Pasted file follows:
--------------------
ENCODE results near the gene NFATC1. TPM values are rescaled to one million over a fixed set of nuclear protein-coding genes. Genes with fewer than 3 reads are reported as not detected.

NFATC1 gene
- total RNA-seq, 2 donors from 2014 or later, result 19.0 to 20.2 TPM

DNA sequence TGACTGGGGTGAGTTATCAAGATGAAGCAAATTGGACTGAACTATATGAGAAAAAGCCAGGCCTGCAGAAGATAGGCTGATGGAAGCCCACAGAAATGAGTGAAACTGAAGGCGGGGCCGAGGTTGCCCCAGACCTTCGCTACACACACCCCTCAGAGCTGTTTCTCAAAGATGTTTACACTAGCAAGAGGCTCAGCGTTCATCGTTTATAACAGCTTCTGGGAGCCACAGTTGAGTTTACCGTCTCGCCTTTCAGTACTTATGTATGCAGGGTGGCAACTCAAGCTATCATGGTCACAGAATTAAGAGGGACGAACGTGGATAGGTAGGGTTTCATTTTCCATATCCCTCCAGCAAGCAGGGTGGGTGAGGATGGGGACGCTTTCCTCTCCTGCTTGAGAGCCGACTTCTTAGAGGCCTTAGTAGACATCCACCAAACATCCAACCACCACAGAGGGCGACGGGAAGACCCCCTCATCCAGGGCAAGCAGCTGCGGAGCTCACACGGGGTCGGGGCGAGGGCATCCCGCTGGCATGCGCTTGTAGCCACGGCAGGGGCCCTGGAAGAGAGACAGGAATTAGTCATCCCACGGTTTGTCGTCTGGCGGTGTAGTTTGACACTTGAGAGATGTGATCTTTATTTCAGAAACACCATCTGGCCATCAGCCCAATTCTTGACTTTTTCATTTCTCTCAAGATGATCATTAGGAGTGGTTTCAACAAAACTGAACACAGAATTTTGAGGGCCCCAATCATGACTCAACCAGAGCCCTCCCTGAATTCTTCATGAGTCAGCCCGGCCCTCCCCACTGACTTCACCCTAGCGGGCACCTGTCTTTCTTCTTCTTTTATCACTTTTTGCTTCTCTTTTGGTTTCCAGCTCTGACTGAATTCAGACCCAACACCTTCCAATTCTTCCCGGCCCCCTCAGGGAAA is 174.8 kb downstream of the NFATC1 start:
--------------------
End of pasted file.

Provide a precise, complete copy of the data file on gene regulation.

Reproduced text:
ENCODE results near the gene NFATC1. TPM values are rescaled to one million over a fixed set of nuclear protein-coding genes. Genes with fewer than 3 reads are reported as not detected.

NFATC1 gene
- total RNA-seq, 2 donors from 2014 or later, result 19.0 to 20.2 TPM

DNA sequence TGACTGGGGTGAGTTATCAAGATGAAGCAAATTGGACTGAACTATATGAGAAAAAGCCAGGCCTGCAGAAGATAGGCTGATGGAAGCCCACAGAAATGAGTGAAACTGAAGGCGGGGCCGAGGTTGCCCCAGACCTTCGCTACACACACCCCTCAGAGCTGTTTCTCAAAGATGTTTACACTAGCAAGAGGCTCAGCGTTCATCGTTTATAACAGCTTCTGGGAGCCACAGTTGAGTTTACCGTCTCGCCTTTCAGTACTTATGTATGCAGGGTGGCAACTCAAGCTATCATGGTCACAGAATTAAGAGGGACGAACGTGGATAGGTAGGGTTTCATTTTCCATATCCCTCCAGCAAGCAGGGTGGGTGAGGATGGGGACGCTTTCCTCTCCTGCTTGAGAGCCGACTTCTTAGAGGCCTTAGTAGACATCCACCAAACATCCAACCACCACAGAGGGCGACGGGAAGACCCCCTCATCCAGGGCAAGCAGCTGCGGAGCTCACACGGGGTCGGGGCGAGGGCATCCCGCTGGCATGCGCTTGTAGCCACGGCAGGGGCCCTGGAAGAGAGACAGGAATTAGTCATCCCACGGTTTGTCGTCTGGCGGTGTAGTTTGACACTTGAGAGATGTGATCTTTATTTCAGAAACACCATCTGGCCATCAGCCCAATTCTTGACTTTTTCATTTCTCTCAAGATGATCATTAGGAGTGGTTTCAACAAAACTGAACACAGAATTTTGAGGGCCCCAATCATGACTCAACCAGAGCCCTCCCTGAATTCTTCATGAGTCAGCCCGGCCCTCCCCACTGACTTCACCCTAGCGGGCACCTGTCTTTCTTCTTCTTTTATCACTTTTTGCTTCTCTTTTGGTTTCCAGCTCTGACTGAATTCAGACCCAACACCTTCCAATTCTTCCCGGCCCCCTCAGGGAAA is 174.8 kb downstream of the NFATC1 start: